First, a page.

2021: For the word insurrection, it was the best of times, it was the worst of times.
In 2022, we’re pretty much looking at just the worst of times.
A year after insurrectionists/seditionists sacked and looted the Capitol, too many Americans can’t agree on either the nouns or the verbs in that last phrase. We saw this last week, as the FBI’s arrest of 11 people on sedition charges caused Merriam-Webster lookups of the words sedition and seditious to spike 15,000%.
But it’s not just because these words are less common that so many are grappling with their definitions. It’s because there are deliberate efforts afoot to warp the definitions themselves.
No wonder people are confused.
Though the word insurrection was common through much of the 19th century, its usage fell off a cliff after the Civil War, and never really recovered … until Jan. 6, 2021. Similarly, no one really cared about the word sedition after the U.K.’s Seditious Meetings Act of 1817 expired the following year (save for a small blip during the First World War when the U.S. passed the short-lived Sedition Act of 1918). Following a cicada-like once-a-century trend, sedition also spiked exactly one year ago.
But examine insurrection’s twisted journey in 2021 to see how nefarious actors try to reappropriate a word.
It was the best of times in that the word reentered our lexicon, maintaining a place in our vernacular for more than just a flash. Words get sad when they fall into disuse, and insurrection has maintained its comeback, with many mainstream publications using the word to describe what happened on Jan. 6.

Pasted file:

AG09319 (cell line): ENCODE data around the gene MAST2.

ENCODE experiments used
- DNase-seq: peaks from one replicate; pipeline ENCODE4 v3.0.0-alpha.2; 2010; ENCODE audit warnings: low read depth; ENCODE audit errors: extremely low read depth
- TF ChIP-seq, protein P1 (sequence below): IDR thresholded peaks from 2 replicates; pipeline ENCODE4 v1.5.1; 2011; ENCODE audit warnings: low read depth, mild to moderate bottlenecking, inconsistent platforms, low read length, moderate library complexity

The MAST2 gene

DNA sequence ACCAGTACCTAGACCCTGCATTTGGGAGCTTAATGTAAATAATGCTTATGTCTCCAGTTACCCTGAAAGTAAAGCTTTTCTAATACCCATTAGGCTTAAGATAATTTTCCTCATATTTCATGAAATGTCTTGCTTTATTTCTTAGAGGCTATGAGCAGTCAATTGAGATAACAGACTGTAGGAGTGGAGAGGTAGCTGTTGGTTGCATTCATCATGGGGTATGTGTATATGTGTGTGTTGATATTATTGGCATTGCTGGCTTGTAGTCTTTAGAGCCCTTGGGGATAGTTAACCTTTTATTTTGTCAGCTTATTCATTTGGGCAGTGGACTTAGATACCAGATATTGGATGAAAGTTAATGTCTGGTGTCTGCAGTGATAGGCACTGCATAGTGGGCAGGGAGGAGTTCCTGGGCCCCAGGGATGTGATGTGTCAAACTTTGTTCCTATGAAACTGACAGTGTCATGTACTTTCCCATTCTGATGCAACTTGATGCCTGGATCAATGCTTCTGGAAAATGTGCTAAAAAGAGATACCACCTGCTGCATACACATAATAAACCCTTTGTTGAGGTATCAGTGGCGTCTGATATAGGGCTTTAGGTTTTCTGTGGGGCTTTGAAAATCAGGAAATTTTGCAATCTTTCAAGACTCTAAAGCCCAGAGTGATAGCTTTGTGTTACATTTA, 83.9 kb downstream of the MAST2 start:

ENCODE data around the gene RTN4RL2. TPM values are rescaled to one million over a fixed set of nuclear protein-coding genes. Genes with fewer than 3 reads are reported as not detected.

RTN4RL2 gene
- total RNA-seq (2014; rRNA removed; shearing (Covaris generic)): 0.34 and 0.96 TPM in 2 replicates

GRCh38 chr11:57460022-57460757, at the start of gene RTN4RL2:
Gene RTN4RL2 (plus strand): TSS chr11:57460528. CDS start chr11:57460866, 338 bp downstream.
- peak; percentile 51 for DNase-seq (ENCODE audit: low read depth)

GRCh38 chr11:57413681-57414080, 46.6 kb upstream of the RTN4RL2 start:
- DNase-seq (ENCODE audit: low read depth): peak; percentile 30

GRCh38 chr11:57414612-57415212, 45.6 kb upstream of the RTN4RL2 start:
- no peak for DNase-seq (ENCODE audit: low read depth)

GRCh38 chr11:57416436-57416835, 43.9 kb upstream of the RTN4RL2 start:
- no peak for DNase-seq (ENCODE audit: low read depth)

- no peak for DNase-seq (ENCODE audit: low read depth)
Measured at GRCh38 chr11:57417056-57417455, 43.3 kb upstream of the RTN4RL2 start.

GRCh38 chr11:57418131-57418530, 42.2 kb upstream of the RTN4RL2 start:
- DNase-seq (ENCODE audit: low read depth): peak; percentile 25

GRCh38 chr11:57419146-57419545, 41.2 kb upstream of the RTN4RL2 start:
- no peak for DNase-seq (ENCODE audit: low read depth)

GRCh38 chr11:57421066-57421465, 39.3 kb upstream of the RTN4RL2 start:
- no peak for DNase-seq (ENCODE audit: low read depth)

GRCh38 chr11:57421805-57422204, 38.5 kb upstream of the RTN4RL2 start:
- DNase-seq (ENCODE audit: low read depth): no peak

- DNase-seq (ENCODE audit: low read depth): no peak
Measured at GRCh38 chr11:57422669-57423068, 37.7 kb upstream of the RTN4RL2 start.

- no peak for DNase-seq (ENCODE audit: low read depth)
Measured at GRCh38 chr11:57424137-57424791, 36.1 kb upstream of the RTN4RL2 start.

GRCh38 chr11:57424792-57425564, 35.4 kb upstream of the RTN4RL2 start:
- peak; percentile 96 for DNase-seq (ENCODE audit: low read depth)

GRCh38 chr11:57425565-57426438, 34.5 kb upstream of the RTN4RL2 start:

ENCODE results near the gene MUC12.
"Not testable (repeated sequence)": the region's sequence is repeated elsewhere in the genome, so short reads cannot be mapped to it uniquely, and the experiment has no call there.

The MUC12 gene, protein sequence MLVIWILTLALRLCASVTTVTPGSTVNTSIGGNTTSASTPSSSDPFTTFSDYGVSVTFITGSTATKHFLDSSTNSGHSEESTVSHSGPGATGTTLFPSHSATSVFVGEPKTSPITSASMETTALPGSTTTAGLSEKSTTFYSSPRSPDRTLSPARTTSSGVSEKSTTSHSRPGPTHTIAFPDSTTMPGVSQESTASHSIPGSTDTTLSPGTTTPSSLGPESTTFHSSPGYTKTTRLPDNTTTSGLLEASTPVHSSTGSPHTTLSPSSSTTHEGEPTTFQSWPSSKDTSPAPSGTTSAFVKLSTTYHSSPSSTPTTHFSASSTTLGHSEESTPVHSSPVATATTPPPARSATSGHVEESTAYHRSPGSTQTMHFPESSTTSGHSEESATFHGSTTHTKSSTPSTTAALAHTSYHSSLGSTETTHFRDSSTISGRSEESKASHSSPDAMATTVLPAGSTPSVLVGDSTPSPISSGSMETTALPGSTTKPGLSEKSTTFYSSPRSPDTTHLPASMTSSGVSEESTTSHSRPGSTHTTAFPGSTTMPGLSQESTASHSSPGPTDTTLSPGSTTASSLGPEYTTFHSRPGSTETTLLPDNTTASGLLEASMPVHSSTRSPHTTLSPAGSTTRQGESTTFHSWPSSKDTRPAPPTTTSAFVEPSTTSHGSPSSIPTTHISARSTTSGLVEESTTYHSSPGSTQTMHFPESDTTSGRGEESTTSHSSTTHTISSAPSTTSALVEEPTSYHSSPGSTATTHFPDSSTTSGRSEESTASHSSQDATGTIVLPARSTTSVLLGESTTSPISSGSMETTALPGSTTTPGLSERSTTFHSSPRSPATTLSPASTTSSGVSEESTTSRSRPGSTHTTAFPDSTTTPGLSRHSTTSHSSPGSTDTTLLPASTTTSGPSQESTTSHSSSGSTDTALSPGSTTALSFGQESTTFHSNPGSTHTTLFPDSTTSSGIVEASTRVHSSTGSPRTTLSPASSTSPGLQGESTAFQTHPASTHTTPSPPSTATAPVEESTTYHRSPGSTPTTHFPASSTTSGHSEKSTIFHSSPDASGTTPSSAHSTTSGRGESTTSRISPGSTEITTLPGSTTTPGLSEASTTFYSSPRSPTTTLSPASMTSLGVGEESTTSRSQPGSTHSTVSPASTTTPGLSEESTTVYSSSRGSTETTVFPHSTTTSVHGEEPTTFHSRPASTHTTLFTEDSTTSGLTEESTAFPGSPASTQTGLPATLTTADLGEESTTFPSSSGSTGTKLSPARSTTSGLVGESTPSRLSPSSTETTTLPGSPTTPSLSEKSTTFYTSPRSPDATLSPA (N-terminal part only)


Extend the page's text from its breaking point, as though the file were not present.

But it was the worst of times when you look at how the word changed in 2021. For the first nine months or so, insurrection was most commonly searched alongside words like capitol, incitement, 25th amendment, Trump — words you’d expect. But starting around September, the Google hits changed. Then you started seeing search terms like legal insurrection and legal insurrection Kyle Rittenhouse spiking in their place. If you want to twist a word’s definition, start associating it with other, seemingly unrelated terms that play into your own pet conspiracy theories. LegalInsurrection.com is a hyper-right-wing blog site and tinfoil-hat factory — in its own words, “one of the most widely cited and influential conservative websites.”
Two months later, Tucker Carlson — who hosts the top-rated show on the most watched cable “news” network — aired his Patriot Purge series, which pushed the lie that Jan. 6, 2021, wasn’t an “insurrection” at all. It’s not just Carlson; all of Fox News spent much of 2021 downplaying Jan. 6, such as when the Senate released its bipartisan insurrection report in June, and, while most news outlets covered it extensively, Fox News largely ignored it.
Fast-forward to the last week of December, when a lowly Inquirer grammar columnist made a passing, inconsequential “insurrection” reference, which prompted multiple readers to respond with letters asking, “What insurrection?”
Merriam-Webster says insurrection is “an act or instance of revolting against civil authority or an established government” — which is exactly what happened on Jan. 6, 2021. Ditto the Oxford English Dictionary: “The action of rising in arms or open resistance against established authority or governmental restraint.” The debate here should be over. If anything, the term is too mild.
But when it comes to definitions, insurrection isn’t just a tale of two cities, or even two dictionaries; it’s a tale of two Americas.
The Grammarian, otherwise known as Jeffrey Barg, looks at how language, grammar, and punctuation shape our world, and appears biweekly. Send comments, questions, and sturdy indefensibles to email@example.com.